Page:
Now that we've finally got an actual date for the local network affiliation switch, the other half of the equation is about to roll out its own promotional campaign.
The switch of CBS programming to KUTV-Ch. 2 and NBC programming to KSL-Ch. 5 is set for 1 a.m. on Sunday, Sept. 10.Ch. 5 has been flooding the airwaves for the past couple of weeks with spots that hype its coming marriage to NBC. Meanwhile, the folks at KUTV-Ch. 2 have been quiet - leading some to question whether they were even ready for the impending switch.
"We have our campaign in the can," said Jeff Davis, KUTV's marketing director. "I didn't want to put anything on until we have a date. Without a date, it's like a news story without the facts."
But those spots will begin airing today.
At KSL, they felt they had no choice but to go ahead with the campaign, banking that the deal would go through sooner rather than later. And while there's merit to their approach, calls received by both stations - not to mention your local television editor - indicate that the promotional spots have caused at least some confusion among viewers over when the switch would come.
And don't forget, KSL has been running "Tonight Show" ads since the beginning of July. (See next item.)
Davis vowed that Ch. 2's campaign won't be a mirror image of Ch. 5's.
"I think our spots are slick looking, but they're different from KSL's," he said. "They're really pumping up the NBC programs. We're trying to let viewers know where they can find all the programs."
In one spot, anchorwoman Michelle King tells viewers that Ch. 2 will be carrying CBS shows and Ch. 5 will be carrying NBC programming. KSL's campaign contains no mention of its competitor.
All of Ch. 2's switch spots include their toll-free information line - 1-800-MORETWO. (Ch. 5 also has a 1-800 line prepared, but its spots have yet to identify that number.)
Like Ch. 5, Ch. 2 will use its on-air news personalities in the advertisements. But KUTV's cam-paign is built around King, with others backing her up.
Like KSL, KUTV's advertisements will include appearances by network stars. There are even some locally inspired segments that feature David Letterman - a first for Utah.
(When KSL agreed to move Letterman's show up to 10:35 p.m. in the summer of 1994, they were promised some local spots with the "Late Show" host - a promise CBS never delivered on.)
And Davis said viewers should see a difference between Ch. 2's campaign and the one at Ch. 5 - more information, less promotion of the incoming network's shows. He said the goal of KUTV's campaign is to "help, not hype."
"The viewer loses on this whole thing," Davis said. "We designed our spots so that they'll be very helpful to the viewer, hopefully."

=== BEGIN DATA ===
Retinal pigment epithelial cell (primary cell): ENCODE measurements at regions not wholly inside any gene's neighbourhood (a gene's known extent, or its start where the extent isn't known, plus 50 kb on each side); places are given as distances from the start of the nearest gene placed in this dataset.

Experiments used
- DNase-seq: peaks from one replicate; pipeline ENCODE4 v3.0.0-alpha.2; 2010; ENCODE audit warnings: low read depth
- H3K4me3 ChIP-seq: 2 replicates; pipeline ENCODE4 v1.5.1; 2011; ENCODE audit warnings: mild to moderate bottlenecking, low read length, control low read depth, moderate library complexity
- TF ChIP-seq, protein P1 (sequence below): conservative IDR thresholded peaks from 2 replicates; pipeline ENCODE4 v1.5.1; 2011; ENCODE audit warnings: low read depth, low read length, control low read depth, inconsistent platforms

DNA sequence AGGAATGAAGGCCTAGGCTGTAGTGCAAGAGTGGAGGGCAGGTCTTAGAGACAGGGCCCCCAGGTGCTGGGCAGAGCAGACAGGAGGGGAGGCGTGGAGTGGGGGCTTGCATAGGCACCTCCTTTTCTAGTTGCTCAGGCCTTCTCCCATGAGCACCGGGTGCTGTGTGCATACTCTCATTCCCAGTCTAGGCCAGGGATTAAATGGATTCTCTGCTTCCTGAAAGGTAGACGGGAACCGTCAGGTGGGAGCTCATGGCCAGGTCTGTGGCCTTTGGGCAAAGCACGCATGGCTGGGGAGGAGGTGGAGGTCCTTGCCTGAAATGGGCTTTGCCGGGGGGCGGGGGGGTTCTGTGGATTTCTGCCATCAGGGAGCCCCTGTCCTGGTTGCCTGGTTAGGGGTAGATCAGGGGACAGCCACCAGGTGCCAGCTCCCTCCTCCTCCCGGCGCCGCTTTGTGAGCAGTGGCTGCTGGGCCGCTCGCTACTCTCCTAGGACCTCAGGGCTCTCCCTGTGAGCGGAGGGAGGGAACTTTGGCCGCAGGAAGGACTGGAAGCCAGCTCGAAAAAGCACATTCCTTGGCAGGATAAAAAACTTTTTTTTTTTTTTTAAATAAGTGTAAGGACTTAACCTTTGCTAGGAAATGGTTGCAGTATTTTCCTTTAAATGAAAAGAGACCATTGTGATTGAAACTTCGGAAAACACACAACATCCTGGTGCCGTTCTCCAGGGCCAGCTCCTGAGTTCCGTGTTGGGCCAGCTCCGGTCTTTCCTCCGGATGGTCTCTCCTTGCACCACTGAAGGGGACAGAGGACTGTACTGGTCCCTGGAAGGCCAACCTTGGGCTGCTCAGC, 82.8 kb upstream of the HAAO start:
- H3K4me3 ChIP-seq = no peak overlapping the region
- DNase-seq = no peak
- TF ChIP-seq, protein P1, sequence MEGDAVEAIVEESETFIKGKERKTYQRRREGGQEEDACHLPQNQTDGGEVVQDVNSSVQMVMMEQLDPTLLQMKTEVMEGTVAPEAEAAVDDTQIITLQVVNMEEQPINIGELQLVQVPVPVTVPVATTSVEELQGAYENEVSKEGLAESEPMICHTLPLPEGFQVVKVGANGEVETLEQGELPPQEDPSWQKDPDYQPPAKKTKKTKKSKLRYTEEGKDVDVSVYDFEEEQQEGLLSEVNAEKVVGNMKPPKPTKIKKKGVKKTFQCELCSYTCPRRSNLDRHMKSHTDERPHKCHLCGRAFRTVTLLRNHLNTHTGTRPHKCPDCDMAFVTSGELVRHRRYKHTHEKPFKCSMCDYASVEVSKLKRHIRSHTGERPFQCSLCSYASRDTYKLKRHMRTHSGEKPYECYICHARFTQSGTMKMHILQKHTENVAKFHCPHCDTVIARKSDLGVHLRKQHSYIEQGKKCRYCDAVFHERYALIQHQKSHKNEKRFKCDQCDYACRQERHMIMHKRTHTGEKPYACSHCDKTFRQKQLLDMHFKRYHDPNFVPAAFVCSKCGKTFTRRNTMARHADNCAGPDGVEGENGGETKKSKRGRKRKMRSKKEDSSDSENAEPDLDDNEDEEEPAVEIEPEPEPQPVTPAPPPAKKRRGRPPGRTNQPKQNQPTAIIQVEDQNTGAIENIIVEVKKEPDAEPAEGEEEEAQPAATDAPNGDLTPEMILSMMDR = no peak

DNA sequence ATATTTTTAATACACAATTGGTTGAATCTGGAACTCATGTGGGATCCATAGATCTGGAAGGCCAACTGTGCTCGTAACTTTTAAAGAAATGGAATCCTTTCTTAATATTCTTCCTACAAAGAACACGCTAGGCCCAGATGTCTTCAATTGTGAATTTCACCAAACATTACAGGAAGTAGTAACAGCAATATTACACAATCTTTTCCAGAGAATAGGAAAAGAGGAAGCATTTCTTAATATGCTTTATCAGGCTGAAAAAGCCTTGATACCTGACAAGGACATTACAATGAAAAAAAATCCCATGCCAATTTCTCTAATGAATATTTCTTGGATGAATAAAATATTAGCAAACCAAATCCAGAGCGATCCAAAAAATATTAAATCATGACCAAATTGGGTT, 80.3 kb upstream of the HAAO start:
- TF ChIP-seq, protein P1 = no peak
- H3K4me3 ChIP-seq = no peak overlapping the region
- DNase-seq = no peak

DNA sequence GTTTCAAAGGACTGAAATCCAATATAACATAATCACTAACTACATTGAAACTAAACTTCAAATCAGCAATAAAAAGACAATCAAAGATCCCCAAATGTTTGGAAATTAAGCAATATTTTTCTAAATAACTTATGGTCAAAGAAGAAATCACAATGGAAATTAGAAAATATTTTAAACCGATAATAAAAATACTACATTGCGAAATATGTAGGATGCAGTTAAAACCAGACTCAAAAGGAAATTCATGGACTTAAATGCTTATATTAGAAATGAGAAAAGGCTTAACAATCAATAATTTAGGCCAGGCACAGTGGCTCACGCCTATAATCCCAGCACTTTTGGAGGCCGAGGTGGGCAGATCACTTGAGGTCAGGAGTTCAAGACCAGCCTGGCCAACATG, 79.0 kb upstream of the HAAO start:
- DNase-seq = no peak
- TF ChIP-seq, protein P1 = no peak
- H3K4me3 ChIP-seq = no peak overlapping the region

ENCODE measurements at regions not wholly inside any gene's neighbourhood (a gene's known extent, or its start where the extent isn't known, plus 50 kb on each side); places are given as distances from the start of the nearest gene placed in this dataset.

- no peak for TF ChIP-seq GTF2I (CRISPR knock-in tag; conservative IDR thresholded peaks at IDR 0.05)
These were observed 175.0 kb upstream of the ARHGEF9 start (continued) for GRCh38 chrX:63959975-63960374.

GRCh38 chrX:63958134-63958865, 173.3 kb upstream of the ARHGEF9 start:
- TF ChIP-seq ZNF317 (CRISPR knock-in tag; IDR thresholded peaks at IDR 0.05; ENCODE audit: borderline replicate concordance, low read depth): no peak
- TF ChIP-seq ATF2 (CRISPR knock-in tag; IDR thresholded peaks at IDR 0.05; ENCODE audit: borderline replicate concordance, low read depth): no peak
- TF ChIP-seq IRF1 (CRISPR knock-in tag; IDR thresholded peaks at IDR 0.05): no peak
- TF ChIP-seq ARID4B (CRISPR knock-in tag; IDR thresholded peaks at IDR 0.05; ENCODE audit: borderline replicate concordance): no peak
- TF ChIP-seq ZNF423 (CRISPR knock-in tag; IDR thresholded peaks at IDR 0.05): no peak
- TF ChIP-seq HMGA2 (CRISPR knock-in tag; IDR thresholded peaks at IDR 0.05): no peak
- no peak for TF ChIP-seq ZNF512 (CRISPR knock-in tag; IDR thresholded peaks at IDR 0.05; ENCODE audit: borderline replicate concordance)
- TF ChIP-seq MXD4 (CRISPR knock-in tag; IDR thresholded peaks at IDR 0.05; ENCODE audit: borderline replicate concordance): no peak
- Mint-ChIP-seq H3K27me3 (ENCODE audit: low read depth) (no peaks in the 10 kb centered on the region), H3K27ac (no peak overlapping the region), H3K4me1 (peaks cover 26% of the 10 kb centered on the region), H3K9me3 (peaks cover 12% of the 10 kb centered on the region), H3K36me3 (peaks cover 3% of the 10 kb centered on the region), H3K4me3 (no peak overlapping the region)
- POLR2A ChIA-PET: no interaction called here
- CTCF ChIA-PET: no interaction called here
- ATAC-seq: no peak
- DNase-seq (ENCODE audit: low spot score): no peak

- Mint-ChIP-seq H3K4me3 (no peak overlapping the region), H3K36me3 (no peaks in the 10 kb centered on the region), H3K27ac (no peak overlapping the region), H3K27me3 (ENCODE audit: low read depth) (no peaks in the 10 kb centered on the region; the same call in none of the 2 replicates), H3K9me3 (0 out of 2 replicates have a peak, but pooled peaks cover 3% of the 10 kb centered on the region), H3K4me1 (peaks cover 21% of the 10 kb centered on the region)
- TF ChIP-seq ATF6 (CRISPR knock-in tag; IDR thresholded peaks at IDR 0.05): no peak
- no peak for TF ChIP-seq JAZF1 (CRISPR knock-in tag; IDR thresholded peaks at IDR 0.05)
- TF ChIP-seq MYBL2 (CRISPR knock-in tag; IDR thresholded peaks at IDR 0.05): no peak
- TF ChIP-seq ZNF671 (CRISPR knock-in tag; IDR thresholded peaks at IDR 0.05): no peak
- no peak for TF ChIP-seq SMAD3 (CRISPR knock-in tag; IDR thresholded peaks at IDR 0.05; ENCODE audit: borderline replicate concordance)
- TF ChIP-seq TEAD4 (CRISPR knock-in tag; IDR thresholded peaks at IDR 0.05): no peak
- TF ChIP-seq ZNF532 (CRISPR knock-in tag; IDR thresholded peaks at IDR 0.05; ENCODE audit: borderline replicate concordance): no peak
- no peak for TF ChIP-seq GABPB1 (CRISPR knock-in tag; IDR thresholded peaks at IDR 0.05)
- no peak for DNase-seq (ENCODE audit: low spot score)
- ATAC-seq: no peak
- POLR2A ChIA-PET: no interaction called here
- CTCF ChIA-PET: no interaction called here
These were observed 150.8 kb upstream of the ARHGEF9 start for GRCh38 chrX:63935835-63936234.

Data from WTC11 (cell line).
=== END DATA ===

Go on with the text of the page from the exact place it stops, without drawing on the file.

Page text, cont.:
CHECK THE TV GUIDE? As to those Leno spots that KSL has been running since the beginning of July, you don't always get the rest of the story when you call Ch. 5 and ask.
One local viewer, having been watching the advertisements for some weeks, called Ch. 5 and asked when they would begin airing "The Tonight Show."
"August 28," was the reply. (That was a targeted switch date that fell through while waiting for FCC approval.)
The viewer went on to ask where he could watch Jay Leno in the meantime.
"I'm sorry, sir, but you'll have to check the TV Guide," was the response.
JUST PLAIN STUPID: An item in the Aug. 14-20 edition of Weekly Variety is worth mentioning, simply because of how far off the mark it is.
Headlined "NBC's Salt Lake City Blues," the blurb appears in J. Max Robins' Wired column.
"NBC brass may be uncorking the champagne over their successful $1.27 billion bid for the 2000 Summer Olympics in Sydney and the 2002 Winter Olympics in Salt Lake City. . . . Unfortunately, the Peacock web's Salt Lake City affiliate KSL - owned by Bonneville Intl. - is allied with the Mormons, and doesn't accept beer and wine advertising. Folks inside (NBC headquarters) foresee headaches from that key group of Olympic advertisers come 2002. Wired hears that NBC, which did own KUTV in the market until it did a station swap with CBS last year, may make a bid for KSL and end prohibition by the Winter Games."
We could pass over some relatively minor errors. Like writing that KSL is "allied" with the Mormons - a rather odd way to describe owned by the LDS Church. Or writing that NBC owned KUTV until last year. (The transfer to Westinghouse/CBS is ongoing.)
But the entire basis for this item is just plain false.
While it is true that KSL does not accept any local alcohol advertising, the station does not block network advertising of beer and wine. It doesn't do so as a CBS affiliate and it won't do so as an NBC affiliate.
And what possible effect could having its Salt Lake affiliate operate under such a policy have on NBC and the 2002 Games?
None. Absolutely none.
For that matter, even if KSL did block national alcohol advertising, the effect on NBC and the 2002 Games would be negligible.
(If anyone at NBC actually did express concern, then they're as dumb as this item in Variety.)
As to the rumors that NBC is interested in buying KSL - well, the Peacock boys can join the club. The folks at Bonneville receive inquiries of that sort constantly. (And rumors about NBC's interest have floated for months.)
Currently, the station is not for sale, according to Bonneville. Not to NBC or anybody else.
As to the sheer stupidity of this item, it's something we'll have to get used to. We're going to see any number of similar misinterpretations involving Utah and Utahns in the media in the coming years.